And then we’re back in synopsis until the chapter, eventually, ends. The conclusion is foregone. Saint Camber will be canonized in two weeks.

Real Camber has stopped trying to fight it. All he can do is figure out how to accept it.

Chapter 25 closes the book with more synopsis, more flicking of virtual calendar pages, and more Camber dealing emotionally with the situation he created for himself.

So now he’s in the shrine of Saint Camber in Grecotha, and pondering real Camber versus mythical Camber. It’s snowing outside—the weather in Gwynedd is always frightful—and he’s trying to understand how his nonexistent saintly self can be working miracles.

It begins to dawn on him that God might be playing with him, and he’s riding for an even bigger fall than he expected. For Camber, that’s major. Being Camber means never having to say you’re sorry.

Suddenly Cinhil shows up, startling him. Cinhil’s shields are getting good.

Cinhil wants to worry at the Camber question again. Camber has to play father confessor/psychologist and get Cinhil talking about his feelings. And since this is medieval and Camber is a cleric, it segues into what God wants for Cinhil. Which is remarkably close to what Camber wants, but then we knew that.

Cinhil responds nicely to this approach. He thinks he can actually move on from his resentments toward Camber.

Camber has to keep this going. He sets up a date for the morning, to say Mass together and continue their discussion. Cinhil is good with that. He says. As “his eyes glitter in the darkness.” And he rides off into the night.

And that’s it for volume II of the trilogy.

And I’m Thinking: This book suffers a great deal from a combination of everybody who’s made it this far already knows how it’s going to end, and author herself not taking the trouble to write out important scenes. It feels as if she figures it’s all a foregone conclusion, so let’s type up the synopsis and mail it in. And in these last chapters, most of what’s here is repetition of scenes we’ve already read.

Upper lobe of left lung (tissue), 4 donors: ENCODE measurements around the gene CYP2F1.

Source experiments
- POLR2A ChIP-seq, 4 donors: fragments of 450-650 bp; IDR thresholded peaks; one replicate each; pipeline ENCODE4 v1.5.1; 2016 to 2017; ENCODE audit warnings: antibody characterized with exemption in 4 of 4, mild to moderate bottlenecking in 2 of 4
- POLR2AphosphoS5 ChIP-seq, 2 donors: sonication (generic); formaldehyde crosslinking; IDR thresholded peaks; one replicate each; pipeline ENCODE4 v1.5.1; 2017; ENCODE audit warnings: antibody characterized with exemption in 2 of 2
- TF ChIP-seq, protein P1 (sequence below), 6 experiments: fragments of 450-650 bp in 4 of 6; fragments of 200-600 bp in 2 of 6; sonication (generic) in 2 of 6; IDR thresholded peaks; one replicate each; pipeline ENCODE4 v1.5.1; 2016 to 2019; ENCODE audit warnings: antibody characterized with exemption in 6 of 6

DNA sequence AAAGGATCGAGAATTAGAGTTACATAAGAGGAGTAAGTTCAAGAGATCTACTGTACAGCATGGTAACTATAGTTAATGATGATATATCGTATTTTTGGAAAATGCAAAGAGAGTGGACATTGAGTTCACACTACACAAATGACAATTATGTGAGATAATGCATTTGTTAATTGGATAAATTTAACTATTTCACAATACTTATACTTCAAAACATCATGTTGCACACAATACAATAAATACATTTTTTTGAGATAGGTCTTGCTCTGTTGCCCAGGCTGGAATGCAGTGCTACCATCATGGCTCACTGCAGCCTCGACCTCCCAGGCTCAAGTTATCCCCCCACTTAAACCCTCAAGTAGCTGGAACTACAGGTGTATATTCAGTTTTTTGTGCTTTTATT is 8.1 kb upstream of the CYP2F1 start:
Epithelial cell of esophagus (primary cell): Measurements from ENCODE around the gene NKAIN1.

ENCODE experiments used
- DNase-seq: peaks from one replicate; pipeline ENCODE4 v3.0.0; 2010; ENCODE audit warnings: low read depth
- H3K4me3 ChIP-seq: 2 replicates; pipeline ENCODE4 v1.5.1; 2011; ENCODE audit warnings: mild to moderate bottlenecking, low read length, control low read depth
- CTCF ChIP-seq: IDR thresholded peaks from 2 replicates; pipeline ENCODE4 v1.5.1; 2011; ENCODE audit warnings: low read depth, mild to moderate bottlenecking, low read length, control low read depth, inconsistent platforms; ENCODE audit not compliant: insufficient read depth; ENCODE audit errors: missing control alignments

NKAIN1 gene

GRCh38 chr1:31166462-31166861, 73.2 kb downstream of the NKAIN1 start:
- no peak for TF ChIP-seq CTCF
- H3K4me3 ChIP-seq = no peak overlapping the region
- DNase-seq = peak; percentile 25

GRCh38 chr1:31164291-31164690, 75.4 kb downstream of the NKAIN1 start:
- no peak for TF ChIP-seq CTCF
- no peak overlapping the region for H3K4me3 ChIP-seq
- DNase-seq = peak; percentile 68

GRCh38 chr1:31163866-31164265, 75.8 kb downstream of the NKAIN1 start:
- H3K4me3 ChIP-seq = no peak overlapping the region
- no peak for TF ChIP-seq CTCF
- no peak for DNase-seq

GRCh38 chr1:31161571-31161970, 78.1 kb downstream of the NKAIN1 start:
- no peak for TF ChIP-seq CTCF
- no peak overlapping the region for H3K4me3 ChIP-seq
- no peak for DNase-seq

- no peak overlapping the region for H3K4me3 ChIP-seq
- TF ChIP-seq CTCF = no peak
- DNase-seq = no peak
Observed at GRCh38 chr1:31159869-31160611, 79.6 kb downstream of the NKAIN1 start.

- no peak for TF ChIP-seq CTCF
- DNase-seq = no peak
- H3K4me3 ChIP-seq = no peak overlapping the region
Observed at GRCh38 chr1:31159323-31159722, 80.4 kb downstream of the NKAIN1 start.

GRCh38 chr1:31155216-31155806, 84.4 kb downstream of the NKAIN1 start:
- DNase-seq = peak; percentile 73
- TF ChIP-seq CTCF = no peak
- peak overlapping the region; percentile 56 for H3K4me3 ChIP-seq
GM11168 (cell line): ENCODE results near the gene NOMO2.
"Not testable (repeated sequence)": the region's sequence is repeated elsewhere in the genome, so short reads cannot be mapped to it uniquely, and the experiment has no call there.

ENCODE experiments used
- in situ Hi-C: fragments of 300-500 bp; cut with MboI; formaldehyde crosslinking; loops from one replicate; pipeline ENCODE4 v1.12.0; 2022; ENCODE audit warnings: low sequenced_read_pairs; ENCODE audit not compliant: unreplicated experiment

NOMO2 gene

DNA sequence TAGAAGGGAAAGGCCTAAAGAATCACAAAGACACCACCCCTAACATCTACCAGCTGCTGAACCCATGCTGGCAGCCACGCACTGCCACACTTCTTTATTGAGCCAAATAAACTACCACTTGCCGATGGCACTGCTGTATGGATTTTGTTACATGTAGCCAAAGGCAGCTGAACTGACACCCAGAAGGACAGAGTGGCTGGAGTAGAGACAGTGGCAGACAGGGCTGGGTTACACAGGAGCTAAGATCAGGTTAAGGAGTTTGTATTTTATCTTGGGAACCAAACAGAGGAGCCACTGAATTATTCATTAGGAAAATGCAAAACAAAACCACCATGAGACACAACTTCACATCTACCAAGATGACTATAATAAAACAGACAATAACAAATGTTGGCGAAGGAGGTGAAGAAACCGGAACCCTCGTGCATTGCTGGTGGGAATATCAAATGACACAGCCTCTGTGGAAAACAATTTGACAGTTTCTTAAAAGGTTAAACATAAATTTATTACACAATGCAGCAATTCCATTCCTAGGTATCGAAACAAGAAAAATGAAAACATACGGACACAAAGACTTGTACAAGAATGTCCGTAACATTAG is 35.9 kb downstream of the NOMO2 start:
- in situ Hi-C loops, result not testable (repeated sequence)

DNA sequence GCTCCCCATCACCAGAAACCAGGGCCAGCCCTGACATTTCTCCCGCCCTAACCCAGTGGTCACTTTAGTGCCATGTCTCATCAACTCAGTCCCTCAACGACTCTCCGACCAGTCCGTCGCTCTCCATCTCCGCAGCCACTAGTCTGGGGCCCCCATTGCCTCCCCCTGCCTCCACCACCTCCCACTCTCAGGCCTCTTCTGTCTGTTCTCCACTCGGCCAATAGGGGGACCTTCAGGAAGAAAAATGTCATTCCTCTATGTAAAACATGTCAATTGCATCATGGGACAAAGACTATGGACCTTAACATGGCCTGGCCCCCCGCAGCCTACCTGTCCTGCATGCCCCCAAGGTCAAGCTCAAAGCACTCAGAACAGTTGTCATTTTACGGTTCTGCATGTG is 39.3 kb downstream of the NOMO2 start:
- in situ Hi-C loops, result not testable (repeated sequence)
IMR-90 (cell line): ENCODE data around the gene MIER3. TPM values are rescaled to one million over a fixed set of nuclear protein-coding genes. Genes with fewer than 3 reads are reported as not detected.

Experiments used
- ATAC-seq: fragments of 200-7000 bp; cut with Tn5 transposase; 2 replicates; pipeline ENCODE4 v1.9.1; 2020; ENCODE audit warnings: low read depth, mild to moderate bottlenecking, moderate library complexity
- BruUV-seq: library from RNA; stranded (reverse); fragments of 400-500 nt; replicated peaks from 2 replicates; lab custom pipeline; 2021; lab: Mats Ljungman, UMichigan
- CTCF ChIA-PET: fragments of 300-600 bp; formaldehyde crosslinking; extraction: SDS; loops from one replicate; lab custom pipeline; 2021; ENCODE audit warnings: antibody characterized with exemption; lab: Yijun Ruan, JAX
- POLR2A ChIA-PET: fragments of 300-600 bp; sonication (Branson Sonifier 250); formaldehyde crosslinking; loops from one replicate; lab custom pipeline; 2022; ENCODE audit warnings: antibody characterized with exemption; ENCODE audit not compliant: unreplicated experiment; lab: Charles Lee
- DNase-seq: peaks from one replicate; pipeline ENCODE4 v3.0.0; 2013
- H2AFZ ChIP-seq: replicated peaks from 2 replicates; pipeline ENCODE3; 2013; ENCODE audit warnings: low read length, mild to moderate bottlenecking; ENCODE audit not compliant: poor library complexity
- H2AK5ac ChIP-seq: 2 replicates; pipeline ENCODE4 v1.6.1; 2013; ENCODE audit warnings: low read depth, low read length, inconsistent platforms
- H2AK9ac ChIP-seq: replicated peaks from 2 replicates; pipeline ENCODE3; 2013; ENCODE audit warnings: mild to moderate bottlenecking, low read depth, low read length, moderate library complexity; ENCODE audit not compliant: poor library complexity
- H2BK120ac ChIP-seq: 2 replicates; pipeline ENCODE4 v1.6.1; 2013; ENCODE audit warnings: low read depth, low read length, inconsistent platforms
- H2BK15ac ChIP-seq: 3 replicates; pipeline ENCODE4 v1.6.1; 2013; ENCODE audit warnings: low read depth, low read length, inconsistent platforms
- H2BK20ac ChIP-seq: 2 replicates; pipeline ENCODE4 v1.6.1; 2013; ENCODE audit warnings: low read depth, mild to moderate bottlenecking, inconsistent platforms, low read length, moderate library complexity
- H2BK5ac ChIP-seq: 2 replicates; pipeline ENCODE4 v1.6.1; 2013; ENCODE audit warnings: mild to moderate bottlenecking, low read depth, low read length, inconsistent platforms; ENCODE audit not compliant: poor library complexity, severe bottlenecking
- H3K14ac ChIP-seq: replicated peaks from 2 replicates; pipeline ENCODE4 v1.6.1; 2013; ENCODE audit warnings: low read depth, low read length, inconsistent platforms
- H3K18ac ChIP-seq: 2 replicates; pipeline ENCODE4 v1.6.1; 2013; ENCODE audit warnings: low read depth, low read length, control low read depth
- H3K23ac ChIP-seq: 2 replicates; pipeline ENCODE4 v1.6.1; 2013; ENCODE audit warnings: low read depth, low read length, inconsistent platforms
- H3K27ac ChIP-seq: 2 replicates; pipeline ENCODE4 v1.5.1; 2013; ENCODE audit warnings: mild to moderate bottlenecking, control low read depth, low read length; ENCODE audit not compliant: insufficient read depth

It feels kind of perfunctory. There are moments when the book delves into feelings, especially Camber’s, but there’s nothing much new there, either. We know how Camber feels about the long con he’s playing, and its most startling consequence, which is entirely his fault, with a little help from his ever so cooperative family. His grandstanding and overly fast tapdancing led straight to the canonization of his putatively dead self.

So there it is. Cinhil is obviously going to turn rogue. With any luck, Camber’s indulgence of Cinhil’s priest fetish will get Camber into further trouble. Bad trouble.

I hope the next book has more scenes and less synopsis. I’m afraid, from the fact that I don’t remember it at all, that it may be even more summary-dense than this one.

We’ll see—starting next week. Meet me here for more magic and mystery and, I hope, considerably more derring-do.

Judith Tarr’s first novel, The Isle of Glass, a medieval fantasy that owed a great deal to Katherine Kurtz’s Deryni books, appeared in 1985. Her new short novel, Dragons in the Earth, a contemporary fantasy set in Arizona, has just been published by Book View Cafe. In between, she’s written historicals and historical fantasies and epic fantasies and space operas, some of which have been published as ebooks from Book View Café. She has won the Crawford Award, and been a finalist for the World Fantasy Award and the Locus Award. She lives in Arizona with an assortment of cats, a blue-eyed spirit dog, and a herd of Lipizzan horses.